Despite 5% Growth in 1-Unit Starts, There Is Too Little Housing Being Built and Its Too Expensive! (Bad “Attainable” Housing Policy)

Affordable housing policy in the US is a mess.  As I mentioned at the American Action Forum meeting on the future of the GSEs yesterday, the housing market today reminds me of the housing market from the 2000s … where home price growth was over twice that of earnings growth for most households. The credit market composition is different (e.g., fewer low-doc loans), but the ratio of home price growth to earnings growth is the same.


With local zoning and construction restrictions, it is difficult to provide “affordable” housing. The typical reaction from the Federal government and its agencies/enterprises is to expand the credit box (lower credit standards) to make housing “more affordable.” In reality, it only makes housing “more attainable” while at the same time making housing more costly.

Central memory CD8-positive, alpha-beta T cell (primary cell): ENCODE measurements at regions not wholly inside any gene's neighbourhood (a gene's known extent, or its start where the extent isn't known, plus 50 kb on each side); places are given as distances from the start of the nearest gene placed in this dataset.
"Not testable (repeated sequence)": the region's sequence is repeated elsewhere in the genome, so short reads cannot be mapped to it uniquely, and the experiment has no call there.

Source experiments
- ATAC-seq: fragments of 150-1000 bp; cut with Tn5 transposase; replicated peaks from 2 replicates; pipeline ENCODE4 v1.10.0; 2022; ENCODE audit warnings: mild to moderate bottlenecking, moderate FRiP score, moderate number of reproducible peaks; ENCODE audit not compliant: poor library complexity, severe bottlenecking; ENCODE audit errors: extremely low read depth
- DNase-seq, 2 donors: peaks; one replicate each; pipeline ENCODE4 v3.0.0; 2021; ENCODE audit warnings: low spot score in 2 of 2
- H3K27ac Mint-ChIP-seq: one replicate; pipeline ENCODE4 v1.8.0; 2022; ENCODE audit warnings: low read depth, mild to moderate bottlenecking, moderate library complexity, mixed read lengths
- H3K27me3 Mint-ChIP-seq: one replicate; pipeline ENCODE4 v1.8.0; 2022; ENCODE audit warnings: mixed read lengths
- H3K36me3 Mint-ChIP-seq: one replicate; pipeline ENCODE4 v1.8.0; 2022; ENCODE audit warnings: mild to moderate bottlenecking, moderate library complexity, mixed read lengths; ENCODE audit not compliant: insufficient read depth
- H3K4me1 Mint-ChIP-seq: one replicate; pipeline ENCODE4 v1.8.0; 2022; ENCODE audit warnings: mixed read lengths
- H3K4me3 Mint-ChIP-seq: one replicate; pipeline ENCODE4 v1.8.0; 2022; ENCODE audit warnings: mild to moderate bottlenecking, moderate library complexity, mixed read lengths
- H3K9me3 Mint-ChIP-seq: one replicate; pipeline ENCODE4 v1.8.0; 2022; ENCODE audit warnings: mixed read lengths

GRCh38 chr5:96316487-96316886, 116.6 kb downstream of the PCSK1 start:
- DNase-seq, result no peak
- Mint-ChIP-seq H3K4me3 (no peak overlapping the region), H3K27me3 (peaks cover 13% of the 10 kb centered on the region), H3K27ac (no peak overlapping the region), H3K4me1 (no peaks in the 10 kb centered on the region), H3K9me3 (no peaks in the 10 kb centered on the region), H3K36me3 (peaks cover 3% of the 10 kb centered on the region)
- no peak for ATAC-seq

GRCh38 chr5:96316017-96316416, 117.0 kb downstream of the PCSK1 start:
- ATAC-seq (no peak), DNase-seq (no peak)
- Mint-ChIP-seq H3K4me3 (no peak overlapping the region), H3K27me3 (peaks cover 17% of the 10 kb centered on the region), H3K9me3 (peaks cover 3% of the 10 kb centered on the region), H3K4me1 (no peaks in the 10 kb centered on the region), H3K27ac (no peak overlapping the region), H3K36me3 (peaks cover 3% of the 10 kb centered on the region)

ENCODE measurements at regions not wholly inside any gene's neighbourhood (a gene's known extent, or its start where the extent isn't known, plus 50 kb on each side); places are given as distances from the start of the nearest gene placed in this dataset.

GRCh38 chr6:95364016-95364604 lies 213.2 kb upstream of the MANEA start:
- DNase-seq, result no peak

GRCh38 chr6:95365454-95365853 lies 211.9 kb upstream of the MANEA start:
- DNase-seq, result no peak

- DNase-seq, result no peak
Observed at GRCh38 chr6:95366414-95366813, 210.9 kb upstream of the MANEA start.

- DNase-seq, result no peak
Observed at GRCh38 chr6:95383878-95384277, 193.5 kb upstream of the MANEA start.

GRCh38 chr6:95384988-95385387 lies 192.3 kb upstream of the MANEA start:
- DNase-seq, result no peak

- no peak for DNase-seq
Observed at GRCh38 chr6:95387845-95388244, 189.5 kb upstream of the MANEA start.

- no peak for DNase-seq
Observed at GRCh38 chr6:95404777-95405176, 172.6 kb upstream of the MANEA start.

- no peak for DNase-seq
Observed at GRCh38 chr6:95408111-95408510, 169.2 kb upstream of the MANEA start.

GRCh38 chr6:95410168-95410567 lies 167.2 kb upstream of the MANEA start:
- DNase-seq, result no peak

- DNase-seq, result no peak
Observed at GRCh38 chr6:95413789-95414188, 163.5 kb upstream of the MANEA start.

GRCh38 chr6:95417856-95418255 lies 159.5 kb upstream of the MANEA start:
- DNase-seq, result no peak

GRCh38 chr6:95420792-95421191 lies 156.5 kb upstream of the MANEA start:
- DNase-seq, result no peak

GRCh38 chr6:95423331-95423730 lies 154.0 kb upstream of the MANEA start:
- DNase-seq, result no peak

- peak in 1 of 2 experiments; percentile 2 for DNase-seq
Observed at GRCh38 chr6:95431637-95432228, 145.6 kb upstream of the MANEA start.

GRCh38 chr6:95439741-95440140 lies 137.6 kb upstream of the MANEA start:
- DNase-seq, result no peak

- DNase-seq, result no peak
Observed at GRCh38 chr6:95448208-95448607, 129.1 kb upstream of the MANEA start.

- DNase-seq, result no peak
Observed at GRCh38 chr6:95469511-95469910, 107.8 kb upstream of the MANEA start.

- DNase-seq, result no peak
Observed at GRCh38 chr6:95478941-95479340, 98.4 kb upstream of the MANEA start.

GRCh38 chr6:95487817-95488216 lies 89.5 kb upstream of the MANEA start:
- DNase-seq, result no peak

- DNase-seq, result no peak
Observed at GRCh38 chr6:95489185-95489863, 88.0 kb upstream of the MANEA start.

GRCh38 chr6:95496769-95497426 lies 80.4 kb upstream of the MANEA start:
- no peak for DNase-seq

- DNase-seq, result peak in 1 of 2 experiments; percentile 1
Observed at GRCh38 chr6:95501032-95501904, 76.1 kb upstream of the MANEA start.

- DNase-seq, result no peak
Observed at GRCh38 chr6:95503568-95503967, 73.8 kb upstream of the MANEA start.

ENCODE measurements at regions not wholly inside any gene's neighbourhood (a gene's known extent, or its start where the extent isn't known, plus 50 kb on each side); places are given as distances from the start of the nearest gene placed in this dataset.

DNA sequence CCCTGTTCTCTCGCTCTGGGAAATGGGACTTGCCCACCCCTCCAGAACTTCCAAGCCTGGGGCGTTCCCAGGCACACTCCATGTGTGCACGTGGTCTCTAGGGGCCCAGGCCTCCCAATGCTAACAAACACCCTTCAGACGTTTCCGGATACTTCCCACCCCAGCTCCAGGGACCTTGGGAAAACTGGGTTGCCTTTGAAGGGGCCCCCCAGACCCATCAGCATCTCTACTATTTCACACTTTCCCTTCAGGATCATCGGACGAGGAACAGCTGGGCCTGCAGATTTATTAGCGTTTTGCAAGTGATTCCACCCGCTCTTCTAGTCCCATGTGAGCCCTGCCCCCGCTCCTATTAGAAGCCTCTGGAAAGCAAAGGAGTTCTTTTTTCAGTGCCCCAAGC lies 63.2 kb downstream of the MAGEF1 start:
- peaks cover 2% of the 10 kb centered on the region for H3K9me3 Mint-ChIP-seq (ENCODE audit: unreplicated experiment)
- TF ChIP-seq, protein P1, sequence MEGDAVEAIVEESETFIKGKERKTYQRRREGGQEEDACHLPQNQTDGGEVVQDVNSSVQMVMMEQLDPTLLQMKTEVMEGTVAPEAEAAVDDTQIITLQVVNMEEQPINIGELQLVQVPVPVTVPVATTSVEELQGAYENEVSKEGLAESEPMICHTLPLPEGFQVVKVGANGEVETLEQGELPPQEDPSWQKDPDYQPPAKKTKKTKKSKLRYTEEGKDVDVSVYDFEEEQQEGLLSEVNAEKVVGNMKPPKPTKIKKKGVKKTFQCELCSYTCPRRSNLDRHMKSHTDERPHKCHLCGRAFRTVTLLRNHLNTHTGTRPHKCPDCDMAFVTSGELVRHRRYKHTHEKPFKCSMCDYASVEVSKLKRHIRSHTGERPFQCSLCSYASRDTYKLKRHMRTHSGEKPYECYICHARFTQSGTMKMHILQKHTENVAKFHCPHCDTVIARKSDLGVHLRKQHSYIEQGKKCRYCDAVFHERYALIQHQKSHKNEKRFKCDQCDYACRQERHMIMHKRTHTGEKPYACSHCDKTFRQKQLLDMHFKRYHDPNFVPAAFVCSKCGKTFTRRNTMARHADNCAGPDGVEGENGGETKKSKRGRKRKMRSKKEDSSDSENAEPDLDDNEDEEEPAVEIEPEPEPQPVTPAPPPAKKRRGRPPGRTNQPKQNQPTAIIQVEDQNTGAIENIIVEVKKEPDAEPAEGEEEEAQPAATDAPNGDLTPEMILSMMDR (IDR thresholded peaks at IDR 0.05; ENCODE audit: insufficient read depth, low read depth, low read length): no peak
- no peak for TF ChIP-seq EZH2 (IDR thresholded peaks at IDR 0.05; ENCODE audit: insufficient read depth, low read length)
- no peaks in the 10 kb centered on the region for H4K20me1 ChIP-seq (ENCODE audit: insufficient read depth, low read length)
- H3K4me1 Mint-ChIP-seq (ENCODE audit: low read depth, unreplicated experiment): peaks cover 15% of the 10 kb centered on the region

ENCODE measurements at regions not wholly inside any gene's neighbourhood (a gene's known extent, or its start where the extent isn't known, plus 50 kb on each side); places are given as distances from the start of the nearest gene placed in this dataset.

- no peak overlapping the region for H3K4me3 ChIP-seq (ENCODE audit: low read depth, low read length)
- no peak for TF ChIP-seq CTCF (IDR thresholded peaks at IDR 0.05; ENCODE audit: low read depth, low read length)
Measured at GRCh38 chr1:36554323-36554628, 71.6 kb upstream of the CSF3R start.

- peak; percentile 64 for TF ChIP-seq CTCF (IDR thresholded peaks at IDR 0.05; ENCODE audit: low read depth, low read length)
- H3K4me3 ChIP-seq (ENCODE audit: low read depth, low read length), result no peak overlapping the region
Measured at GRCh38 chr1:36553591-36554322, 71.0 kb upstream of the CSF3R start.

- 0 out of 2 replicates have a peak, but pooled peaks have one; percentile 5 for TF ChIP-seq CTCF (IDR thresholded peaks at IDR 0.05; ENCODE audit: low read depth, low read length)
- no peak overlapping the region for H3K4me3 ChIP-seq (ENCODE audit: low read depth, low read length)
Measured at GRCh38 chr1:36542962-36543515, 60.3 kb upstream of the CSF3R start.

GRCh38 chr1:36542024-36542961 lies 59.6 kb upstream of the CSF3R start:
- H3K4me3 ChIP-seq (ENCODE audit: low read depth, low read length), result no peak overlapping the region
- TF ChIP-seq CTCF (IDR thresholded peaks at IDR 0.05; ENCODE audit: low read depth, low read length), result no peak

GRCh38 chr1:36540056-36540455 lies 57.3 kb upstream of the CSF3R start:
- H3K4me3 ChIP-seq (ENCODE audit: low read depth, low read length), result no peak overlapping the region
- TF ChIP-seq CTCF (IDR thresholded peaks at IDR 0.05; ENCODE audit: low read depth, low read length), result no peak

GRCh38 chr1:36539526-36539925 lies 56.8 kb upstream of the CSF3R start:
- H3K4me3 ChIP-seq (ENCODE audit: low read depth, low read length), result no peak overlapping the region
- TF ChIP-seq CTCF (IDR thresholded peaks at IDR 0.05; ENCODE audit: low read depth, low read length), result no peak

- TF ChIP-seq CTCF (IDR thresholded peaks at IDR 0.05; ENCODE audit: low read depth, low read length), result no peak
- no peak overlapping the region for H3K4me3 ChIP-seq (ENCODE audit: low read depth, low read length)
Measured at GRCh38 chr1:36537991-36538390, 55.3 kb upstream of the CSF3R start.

By making home ownership more attainable in a restricted supply area (like Los Angeles), that only serves to make entry-level housing even MORE unattainable.

But enough of that (Washington DC is filled with rent seekers and is not likely to change).

For May, 1-unit starts grew 5% (good, but not good enough). But permits fell by 5% too.




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